With its shingle roofs and quirky turrets, its swaying rope bridges and aerial walkways that wind through the branches of 17 lime trees, the Alnwick Gardens Tree House, in Northumberland, looks as if it could have been dreamt up by the Brothers Grimm. But this project is more than just a fairytale.
At a cost of pound;3.3 million and more than a year in the making, the spectacular treehouse is a triumphant testimony to the versatility of wood: the living trees to which the 6,000sq ft structure is anchored; the immense open log fire in the restaurant; the thousands of hand-cut wooden tiles that make up the roofs; the gnarled and weathered chair backs reclaimed from old ox-carts. This enormous treehouse has been constructed from many timbers, including Canadian cedar, Scandinavian redwood, Siberian larch and English and Scots pine.
"We're aiming to put the fun back into education," says the project's learning development manager Alison Hamer.
An extensive network of ramps and walkways offer extensive access for the disabled, too.
The main education room, known as the Roost, is suspended 60ft above the ground, supported entirely by the tree whose trunk soars up through the centre of the room. This arrangement means that the room sways with the natural movement of the tree.
The plasma screens that line the walls of the Roost allow the visiting pupils to watch specially designed education programmes. Computer-generated images take youngsters through the life of the tree in all its seasons, while puppet-style woodland creatures help to bring storytelling sessions to life. Benches are set around the walls, freeing up the floor space for activities.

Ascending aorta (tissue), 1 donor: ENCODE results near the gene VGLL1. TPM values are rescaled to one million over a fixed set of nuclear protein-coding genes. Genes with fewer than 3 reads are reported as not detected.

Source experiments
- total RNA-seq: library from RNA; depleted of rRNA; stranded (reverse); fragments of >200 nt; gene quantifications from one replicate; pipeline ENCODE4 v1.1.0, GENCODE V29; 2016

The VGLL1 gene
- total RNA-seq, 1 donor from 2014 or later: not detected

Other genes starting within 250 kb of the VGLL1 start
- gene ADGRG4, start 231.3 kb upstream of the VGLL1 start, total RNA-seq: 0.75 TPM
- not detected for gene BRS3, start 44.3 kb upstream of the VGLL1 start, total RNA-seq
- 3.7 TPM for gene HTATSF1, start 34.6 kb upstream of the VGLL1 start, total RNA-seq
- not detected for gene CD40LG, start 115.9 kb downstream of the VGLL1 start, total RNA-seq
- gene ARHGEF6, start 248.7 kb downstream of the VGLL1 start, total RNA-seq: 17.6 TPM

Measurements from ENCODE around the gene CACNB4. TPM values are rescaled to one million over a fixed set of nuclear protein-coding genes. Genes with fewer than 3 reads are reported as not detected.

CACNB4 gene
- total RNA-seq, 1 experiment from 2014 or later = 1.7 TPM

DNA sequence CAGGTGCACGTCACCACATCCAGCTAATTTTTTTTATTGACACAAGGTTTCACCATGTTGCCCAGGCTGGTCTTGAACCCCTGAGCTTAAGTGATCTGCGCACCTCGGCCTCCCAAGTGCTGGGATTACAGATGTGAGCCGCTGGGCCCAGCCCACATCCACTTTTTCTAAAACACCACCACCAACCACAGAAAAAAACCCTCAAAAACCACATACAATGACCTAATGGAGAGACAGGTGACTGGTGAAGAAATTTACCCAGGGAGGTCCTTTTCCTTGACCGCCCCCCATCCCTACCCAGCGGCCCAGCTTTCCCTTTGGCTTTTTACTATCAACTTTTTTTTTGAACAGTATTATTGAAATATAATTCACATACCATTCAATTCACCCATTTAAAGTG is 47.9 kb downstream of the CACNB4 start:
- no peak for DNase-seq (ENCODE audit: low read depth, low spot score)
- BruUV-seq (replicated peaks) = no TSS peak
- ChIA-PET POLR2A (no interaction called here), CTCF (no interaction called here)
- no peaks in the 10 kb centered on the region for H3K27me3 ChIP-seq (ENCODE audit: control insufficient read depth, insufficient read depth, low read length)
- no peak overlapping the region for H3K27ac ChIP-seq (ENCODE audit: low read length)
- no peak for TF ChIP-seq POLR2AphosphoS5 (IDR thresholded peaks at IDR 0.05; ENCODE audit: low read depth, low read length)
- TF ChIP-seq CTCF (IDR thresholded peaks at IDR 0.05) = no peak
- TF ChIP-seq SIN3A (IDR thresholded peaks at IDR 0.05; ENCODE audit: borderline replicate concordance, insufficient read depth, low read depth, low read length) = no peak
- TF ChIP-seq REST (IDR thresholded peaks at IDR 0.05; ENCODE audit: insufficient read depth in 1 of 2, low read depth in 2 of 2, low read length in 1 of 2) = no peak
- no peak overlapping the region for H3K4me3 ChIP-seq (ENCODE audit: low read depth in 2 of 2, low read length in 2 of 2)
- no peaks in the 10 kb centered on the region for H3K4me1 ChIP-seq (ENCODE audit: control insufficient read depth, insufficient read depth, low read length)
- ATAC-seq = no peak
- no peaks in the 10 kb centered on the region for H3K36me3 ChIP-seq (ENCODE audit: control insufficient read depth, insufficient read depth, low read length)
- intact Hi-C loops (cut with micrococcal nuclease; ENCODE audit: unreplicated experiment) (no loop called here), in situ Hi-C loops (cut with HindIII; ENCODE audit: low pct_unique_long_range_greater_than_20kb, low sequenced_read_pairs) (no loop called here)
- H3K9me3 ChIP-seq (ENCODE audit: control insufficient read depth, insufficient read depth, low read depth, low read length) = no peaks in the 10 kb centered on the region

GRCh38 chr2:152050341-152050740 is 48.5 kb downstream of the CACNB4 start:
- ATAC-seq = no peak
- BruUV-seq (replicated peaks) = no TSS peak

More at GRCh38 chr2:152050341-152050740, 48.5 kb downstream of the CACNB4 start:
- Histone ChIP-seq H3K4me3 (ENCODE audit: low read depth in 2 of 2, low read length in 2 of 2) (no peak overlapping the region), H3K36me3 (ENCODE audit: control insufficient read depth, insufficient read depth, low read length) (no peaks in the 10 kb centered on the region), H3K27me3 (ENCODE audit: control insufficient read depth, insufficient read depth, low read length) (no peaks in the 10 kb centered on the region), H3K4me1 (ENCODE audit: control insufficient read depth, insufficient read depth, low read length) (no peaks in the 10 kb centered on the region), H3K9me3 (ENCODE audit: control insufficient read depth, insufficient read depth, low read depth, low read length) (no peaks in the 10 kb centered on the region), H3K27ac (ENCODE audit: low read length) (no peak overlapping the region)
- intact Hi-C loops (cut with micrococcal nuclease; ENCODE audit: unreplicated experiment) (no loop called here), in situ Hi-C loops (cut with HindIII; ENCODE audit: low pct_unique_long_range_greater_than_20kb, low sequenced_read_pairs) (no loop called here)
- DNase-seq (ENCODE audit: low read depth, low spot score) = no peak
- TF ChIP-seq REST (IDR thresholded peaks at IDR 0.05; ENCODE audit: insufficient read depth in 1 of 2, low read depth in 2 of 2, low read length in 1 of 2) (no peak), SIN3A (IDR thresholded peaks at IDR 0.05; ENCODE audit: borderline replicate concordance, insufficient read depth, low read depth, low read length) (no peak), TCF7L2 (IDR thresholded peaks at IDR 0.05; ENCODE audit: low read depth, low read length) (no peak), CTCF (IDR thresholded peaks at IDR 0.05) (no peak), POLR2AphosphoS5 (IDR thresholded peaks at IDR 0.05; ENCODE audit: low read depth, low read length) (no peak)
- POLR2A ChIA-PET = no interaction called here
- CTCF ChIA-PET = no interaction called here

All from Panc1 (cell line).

But visiting pupils will not be restricted to the classroom, says Alison Hamer. The aim, she explains, is to get them out and about, exploring the stunning water features, the woodland walk and the labyrinth (due to be completed in March), where they can ponder the riddling stone inscription:
"Only dead fish swim with the stream."
There are gardens galore at Alnwick, and by the spring these will also include the "poison garden", which has been specially designed in consultation with a drugs awareness team to bring home to children and adults the dangers of drug abuse. Also under construction is a play park that has been designed to encourage children to take calculated risks in a "safely dangerous" play environment.
Cost of entry to the treehouse is pound;1.20 per child; pound;2 for a combined visit to the castle and gardens. A teachers' pack is available.
For school group bookings telephone 01665 511350. For more information see: www.alnwickgarden.com